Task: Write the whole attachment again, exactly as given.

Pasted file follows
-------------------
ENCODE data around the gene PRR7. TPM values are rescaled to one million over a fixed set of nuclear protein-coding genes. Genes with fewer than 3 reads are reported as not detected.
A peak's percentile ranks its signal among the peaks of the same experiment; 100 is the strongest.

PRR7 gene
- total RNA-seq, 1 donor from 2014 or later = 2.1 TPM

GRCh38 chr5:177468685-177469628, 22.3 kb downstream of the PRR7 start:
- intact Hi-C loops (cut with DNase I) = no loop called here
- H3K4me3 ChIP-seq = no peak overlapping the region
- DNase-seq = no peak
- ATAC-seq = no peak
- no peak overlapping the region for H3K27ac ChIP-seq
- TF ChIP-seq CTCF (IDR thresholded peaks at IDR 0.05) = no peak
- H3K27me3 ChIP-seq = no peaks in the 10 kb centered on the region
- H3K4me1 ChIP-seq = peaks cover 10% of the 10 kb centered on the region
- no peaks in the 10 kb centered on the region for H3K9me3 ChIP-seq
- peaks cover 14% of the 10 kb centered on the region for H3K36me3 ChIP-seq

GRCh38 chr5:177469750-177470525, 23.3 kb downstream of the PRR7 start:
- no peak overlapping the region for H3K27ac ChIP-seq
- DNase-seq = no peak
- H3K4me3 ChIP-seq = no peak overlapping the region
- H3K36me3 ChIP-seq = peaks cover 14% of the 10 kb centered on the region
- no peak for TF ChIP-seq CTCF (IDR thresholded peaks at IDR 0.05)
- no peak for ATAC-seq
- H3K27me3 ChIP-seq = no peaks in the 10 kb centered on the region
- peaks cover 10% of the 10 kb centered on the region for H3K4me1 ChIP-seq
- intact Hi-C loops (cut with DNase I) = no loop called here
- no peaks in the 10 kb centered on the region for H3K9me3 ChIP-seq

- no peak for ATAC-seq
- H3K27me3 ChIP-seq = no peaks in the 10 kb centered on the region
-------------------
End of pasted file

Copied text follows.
ENCODE data around the gene PRR7. TPM values are rescaled to one million over a fixed set of nuclear protein-coding genes. Genes with fewer than 3 reads are reported as not detected.
A peak's percentile ranks its signal among the peaks of the same experiment; 100 is the strongest.

PRR7 gene
- total RNA-seq, 1 donor from 2014 or later = 2.1 TPM

GRCh38 chr5:177468685-177469628, 22.3 kb downstream of the PRR7 start:
- intact Hi-C loops (cut with DNase I) = no loop called here
- H3K4me3 ChIP-seq = no peak overlapping the region
- DNase-seq = no peak
- ATAC-seq = no peak
- no peak overlapping the region for H3K27ac ChIP-seq
- TF ChIP-seq CTCF (IDR thresholded peaks at IDR 0.05) = no peak
- H3K27me3 ChIP-seq = no peaks in the 10 kb centered on the region
- H3K4me1 ChIP-seq = peaks cover 10% of the 10 kb centered on the region
- no peaks in the 10 kb centered on the region for H3K9me3 ChIP-seq
- peaks cover 14% of the 10 kb centered on the region for H3K36me3 ChIP-seq

GRCh38 chr5:177469750-177470525, 23.3 kb downstream of the PRR7 start:
- no peak overlapping the region for H3K27ac ChIP-seq
- DNase-seq = no peak
- H3K4me3 ChIP-seq = no peak overlapping the region
- H3K36me3 ChIP-seq = peaks cover 14% of the 10 kb centered on the region
- no peak for TF ChIP-seq CTCF (IDR thresholded peaks at IDR 0.05)
- no peak for ATAC-seq
- H3K27me3 ChIP-seq = no peaks in the 10 kb centered on the region
- peaks cover 10% of the 10 kb centered on the region for H3K4me1 ChIP-seq
- intact Hi-C loops (cut with DNase I) = no loop called here
- no peaks in the 10 kb centered on the region for H3K9me3 ChIP-seq

- no peak for ATAC-seq
- H3K27me3 ChIP-seq = no peaks in the 10 kb centered on the region